CASE 13302 Published on 14.01.2016

Presacral plexiform neurofibroma with urinary retention


Paediatric radiology

Case Type

Clinical Cases


Devon Ganter, MD
Behrad Golshani, MD
Thomas Ray Sanchez, MD

UC Davis medical center,
University of california;
Suite 3100 4860 Y St
95835 Sacramento,
United States of America;

7 years, male

Area of Interest Paediatric, Pelvis, Abdomen, Urinary Tract / Bladder ; Imaging Technique Ultrasound, MR
Clinical History
A 7-year-old boy with neurofibromatosis type I presented with one day of painful urinary retention requiring in & out catheterization. He has had 3 prior episodes over the past 2 years, typically resolving after 1-2 days. Urinalysis was normal.
Imaging Findings
The abdominal ultrasound showed bilateral grade 2 hydronephrosis. Within the pelvis were multiple hypoechoic perirectal and pelvic masses (Fig. 1). These were initially thought to represent a conglomeration of enlarged lymph nodes. The clinical history of neurofibromatosis brought up the possibility of plexiform neurofibroma and prompted further imaging.
Subsequent abdominopelvic MRI revealed a large (9.4 x 7.1 x 10.0 cm) pre-sacral/perirectal mass which was T2 hyperintense with central areas of T2 hypointensity (Fig. 2). The bladder was compressed and displaced anteriorly while the rectum and sigmoid colon were surrounded and partially compressed by the mass (Fig. 3).The mass was heterogeneously enhancing and involved multiple sacral nerve roots with associated neuroforaminal widening (Fig. 4).
Neurofibromatosis type 1 is an autosomal dominant disorder in which the NF1 gene (a tumour suppressor) is mutated. This disorder is characterized by full penetrance and variable expression leading to a wide variety in presentation. [3, 4] In this patient, neurofibromatosis was diagnosed first clinically; he has more than 6 café-au-lait spots, bilateral inguinal and axillary freckling, delayed development and learning disability, and one small cutaneous neurofibroma. His diagnosis of NF-1 was confirmed at 5 years of age with genetic testing. Other clinical manifestations of this disease include sphenoid wing dysplasia or cortex thinning of long bones and Lisch nodules, hamartomas arising from the surface of the iris. [2, 3]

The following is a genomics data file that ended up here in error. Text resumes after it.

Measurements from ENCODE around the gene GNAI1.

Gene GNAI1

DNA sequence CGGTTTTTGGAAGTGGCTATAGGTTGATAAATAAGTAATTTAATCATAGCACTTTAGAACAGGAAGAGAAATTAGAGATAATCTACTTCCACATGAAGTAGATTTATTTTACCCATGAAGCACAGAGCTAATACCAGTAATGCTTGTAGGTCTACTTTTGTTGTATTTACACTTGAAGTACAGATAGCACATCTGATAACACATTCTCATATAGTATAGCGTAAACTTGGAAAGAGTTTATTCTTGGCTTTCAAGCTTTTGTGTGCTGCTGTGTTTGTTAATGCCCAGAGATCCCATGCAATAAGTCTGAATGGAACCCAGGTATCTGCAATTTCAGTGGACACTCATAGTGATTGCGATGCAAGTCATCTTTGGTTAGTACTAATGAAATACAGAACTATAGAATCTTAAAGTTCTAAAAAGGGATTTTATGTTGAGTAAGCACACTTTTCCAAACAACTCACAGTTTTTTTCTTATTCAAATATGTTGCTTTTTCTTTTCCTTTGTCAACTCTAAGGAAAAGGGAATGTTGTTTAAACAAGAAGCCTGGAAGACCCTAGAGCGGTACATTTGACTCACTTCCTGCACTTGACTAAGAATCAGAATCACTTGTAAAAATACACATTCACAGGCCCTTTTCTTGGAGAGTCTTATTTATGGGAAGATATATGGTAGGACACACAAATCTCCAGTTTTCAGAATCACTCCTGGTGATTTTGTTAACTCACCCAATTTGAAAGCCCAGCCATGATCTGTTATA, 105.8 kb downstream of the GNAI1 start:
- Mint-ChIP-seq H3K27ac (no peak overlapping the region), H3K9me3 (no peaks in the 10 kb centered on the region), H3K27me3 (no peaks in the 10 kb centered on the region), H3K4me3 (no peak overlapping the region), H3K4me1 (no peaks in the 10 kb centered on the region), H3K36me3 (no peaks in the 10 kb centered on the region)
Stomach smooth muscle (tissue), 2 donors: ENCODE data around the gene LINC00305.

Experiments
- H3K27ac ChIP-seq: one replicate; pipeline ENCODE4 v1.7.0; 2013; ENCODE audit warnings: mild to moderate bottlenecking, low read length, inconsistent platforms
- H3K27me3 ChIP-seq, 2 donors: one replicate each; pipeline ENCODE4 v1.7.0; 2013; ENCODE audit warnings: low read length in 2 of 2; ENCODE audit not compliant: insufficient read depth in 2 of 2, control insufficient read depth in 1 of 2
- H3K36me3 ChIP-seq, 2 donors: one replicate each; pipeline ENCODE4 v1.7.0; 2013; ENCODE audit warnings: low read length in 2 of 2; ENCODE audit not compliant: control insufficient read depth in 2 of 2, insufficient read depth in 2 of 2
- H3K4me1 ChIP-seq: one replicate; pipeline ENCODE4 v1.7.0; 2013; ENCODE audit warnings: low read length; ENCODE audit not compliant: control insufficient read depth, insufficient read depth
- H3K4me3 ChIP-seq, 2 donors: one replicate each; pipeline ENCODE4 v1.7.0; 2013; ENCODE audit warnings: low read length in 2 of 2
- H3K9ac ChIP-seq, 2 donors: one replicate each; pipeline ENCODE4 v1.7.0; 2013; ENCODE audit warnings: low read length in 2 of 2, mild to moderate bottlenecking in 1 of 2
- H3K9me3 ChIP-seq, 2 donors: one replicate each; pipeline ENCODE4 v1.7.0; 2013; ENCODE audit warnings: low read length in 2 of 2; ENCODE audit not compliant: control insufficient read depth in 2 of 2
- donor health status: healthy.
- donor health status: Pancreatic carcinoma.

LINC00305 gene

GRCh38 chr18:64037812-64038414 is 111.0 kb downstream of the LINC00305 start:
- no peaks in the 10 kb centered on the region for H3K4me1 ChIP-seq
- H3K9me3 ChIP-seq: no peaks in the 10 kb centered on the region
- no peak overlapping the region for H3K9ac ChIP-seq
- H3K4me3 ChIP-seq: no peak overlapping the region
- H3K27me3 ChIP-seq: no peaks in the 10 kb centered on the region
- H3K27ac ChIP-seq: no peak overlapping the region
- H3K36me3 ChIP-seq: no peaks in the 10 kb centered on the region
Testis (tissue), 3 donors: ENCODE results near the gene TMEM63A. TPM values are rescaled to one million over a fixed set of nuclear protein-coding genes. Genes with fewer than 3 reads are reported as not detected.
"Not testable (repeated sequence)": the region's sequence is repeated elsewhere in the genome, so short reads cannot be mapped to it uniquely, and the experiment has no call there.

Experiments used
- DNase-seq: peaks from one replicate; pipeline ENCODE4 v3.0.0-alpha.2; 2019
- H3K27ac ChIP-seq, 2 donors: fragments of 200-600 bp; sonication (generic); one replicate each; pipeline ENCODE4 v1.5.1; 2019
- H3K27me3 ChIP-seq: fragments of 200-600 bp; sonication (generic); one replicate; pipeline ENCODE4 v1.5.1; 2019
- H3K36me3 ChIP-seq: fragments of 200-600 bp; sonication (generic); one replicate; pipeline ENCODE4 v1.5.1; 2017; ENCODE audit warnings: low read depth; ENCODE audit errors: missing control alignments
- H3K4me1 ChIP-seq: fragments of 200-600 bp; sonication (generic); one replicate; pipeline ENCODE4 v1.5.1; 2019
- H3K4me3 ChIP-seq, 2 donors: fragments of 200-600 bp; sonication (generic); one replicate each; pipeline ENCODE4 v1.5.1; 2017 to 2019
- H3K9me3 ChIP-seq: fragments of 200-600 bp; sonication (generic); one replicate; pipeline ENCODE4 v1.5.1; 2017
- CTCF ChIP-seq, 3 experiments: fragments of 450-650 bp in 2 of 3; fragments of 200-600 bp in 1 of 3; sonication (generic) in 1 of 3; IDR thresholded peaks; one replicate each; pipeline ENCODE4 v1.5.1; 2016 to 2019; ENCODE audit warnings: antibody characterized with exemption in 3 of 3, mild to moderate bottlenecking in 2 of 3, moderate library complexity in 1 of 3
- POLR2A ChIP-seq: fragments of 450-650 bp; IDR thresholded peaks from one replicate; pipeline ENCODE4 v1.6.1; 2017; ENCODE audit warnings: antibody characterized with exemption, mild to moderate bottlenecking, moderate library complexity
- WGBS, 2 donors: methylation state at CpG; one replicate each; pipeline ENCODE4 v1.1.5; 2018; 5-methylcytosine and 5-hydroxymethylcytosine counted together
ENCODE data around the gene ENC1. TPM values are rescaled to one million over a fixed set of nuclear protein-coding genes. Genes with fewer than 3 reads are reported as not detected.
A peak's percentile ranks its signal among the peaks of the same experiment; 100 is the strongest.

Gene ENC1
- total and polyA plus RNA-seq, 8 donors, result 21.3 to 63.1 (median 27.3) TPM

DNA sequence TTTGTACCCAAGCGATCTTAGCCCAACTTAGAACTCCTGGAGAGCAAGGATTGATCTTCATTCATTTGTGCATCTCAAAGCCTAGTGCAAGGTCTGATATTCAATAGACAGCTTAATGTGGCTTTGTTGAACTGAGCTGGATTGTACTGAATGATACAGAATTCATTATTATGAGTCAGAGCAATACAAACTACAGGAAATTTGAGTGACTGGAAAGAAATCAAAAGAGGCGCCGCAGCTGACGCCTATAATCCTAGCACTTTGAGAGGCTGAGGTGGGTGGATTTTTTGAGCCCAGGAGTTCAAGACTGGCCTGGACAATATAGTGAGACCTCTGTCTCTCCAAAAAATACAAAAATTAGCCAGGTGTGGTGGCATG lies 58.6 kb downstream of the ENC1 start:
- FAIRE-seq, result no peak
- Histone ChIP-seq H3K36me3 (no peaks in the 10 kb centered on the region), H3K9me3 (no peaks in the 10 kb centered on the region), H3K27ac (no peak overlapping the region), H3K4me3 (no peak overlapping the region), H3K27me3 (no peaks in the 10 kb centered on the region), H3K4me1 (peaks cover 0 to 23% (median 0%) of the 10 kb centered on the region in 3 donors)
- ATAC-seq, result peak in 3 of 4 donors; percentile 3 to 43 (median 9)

The pelvic MRI confirmed the suspicion of a neurofibroma causing urinary obstruction. Classic MRI appearance of a neurofibroma is a T2 hyperintense mass with central areas of T2 hypointensity (target sign) corresponding to a denser collagen stroma. Diffuse nerve involvement with soft tissue infiltration indicates a plexiform neurofibroma, which is pathognomonic of NF1. Although these fibrovascular tumours are benign, malignant transformation can occur in a small percentage (2-5%) with a significantly higher risk for pelvic plexiform neurofibromas (12-29%) [1, 3, 4]. Plexiform neurofibromas are more common in children and predominantly arise from the head and neck as well as pelvic and sacral regions [2, 4]. They cause morbidity due to mass effect and local invasion. Malignant progression typically manifests as malignant peripheral nerve sheath tumour (MPNST), a leading cause of premature death in those with neurofibromatosis, thus plexiform neurofibromas require continued observation. [5]

In summary, large heterogenous masses that follow the course of central and peripheral nerves bring up the possiblility of plexiform neurofibromas.
Differential Diagnosis List
Presacral plexiform neurofibroma
Malignant peripheral nerve sheath tumour (MPNST)
Final Diagnosis
Presacral plexiform neurofibroma
Case information
DOI: 10.1594/EURORAD/CASE.13302
ISSN: 1563-4086